The Psychology of Everyday Life:Love, Marriage, and the Baby Carriage


What is the triangular theory of love?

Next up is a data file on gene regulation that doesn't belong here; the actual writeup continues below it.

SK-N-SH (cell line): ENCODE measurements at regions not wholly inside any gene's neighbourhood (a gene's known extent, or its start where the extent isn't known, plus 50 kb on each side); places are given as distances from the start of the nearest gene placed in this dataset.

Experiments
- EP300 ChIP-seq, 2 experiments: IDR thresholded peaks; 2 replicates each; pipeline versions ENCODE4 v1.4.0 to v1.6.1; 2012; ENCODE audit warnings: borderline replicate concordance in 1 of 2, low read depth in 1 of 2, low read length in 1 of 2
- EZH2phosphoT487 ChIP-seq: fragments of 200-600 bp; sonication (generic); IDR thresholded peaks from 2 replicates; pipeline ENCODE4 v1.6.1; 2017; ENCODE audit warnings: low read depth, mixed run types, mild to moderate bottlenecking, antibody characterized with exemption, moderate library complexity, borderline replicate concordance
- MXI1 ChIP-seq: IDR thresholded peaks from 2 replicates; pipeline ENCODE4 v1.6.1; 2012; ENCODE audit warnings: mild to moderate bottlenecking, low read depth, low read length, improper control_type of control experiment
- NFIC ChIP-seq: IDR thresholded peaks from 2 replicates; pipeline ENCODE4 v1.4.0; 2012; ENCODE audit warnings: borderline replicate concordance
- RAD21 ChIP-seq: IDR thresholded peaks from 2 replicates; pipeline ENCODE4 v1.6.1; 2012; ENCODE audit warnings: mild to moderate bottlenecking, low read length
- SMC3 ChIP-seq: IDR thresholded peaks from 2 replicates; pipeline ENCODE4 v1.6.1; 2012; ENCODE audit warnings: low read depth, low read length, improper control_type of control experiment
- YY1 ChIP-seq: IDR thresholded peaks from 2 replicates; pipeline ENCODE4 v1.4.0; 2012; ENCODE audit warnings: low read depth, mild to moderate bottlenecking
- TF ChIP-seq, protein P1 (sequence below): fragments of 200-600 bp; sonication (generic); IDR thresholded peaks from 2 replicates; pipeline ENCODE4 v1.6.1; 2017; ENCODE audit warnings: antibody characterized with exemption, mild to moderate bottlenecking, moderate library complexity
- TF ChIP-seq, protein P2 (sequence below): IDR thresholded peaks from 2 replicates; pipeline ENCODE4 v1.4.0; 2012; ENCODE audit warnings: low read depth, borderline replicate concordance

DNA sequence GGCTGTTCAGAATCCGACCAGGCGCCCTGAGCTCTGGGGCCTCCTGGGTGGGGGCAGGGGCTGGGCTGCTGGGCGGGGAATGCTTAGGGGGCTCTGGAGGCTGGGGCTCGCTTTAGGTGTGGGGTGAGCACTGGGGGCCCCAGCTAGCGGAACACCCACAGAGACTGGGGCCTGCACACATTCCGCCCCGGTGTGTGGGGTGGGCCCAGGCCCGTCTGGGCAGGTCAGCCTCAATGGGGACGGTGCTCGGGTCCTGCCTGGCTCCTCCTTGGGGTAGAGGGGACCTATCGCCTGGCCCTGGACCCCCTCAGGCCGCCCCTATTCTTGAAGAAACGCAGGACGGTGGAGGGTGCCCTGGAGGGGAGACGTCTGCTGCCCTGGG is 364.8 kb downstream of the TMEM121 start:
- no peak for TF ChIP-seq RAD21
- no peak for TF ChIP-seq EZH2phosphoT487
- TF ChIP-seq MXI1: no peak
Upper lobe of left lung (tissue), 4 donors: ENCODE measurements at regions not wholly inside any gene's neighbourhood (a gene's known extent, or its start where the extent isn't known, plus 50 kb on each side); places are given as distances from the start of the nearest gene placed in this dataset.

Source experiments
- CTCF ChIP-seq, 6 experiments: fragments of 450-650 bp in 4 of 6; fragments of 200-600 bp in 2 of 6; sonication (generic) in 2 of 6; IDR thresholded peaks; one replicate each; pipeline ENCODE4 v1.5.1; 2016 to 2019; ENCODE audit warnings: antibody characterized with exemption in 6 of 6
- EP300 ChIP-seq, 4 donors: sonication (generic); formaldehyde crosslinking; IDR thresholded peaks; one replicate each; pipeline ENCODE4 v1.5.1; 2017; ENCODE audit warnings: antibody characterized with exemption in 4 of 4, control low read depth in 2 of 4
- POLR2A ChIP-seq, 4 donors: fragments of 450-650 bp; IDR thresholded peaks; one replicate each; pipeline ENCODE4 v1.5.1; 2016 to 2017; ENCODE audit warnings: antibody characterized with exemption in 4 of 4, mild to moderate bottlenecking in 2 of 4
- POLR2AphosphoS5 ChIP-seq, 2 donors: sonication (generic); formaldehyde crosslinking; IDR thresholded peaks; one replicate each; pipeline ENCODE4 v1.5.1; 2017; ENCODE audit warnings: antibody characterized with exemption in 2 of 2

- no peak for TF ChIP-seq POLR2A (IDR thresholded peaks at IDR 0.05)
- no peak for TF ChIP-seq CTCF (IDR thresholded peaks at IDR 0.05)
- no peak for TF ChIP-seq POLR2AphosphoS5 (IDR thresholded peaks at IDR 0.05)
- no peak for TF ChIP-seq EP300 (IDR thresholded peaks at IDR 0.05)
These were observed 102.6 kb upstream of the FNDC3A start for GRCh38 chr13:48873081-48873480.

Drawing from previous research, Robert Sternberg proposed the triangular theory of love in a 1986 paper. In this model, all love is composed of three elements: intimacy, passion, and commitment. Intimacy involves closeness, caring, and emotional support. Passion refers to states of emotional and physiological arousal. This includes sexual arousal and physical attraction, as well as other kinds of intense emotional experiences. For example, parents can feel passionate love toward their children. Commitment involves a decision to commit to loving the other and trying to maintain that love over time. Using different combinations of these three elements, Sternberg described eight different kinds of love: nonlove (low on all three elements), liking (high on intimacy only), infatuated love (passion only), empty love (commitment only), romantic love (intimacy and passion), companionate love (intimacy and commitment), fatuous love (passion and commitment), and consummate love (all three together). While this approach may not capture the full complexities of love, it does seem to make intuitive sense.


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